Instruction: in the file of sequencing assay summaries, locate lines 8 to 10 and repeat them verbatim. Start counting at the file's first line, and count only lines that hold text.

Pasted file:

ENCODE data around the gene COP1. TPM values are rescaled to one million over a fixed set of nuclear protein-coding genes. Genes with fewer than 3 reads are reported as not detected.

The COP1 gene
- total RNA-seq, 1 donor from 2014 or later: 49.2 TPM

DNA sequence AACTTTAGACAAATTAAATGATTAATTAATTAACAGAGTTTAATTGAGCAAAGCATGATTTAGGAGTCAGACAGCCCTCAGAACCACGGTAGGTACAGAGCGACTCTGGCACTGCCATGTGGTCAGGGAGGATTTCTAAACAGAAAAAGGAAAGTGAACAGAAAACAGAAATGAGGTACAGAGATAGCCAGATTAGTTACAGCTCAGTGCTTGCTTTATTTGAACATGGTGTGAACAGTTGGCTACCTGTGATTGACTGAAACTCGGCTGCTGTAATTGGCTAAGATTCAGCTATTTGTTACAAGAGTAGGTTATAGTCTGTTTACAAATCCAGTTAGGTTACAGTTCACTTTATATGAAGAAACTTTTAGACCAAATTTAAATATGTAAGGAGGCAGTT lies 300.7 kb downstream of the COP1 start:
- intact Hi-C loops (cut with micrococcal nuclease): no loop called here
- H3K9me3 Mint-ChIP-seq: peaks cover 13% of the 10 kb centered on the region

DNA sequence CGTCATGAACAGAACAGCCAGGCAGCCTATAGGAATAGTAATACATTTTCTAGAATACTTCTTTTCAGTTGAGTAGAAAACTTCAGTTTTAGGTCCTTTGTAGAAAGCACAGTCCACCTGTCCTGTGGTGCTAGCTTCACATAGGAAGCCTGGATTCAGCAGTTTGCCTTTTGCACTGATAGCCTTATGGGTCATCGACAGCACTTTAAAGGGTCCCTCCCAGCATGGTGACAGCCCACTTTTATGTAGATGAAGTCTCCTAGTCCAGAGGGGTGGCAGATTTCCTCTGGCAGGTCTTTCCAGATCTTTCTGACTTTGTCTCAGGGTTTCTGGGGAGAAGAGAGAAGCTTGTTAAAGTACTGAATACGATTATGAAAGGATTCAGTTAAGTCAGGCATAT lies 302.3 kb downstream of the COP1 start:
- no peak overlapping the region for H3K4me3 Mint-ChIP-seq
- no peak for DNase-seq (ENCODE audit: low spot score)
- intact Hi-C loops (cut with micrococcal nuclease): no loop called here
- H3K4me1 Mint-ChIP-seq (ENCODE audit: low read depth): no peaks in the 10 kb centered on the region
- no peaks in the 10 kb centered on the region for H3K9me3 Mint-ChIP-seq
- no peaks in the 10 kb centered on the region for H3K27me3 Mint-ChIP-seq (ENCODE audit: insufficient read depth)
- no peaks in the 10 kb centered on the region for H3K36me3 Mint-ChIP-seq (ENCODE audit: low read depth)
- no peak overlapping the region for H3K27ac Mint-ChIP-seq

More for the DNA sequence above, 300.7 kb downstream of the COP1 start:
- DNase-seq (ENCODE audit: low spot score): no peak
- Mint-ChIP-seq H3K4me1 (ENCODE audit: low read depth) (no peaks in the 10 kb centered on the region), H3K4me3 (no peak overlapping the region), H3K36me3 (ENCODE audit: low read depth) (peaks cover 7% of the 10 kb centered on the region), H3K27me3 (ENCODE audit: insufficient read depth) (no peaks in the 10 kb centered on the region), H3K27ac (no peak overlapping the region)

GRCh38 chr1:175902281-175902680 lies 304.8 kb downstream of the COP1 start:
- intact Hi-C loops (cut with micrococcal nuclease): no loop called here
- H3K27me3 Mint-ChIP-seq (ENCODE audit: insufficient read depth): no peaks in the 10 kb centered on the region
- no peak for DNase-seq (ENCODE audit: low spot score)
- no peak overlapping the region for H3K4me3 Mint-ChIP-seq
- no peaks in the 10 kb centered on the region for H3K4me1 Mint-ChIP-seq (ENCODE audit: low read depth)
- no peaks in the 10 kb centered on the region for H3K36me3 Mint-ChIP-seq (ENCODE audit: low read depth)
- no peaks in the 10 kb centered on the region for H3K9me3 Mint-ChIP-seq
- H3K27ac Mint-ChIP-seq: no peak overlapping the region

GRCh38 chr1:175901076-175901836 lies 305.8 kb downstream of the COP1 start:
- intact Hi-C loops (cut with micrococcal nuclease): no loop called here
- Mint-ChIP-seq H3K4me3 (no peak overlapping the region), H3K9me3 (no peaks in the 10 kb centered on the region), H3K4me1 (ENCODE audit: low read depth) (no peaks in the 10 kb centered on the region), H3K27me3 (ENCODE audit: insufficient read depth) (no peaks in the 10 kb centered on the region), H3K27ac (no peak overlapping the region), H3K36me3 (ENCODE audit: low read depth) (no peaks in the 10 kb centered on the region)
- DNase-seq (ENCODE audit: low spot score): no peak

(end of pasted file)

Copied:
- no peak overlapping the region for H3K4me3 Mint-ChIP-seq
- no peak for DNase-seq (ENCODE audit: low spot score)
- intact Hi-C loops (cut with micrococcal nuclease): no loop called here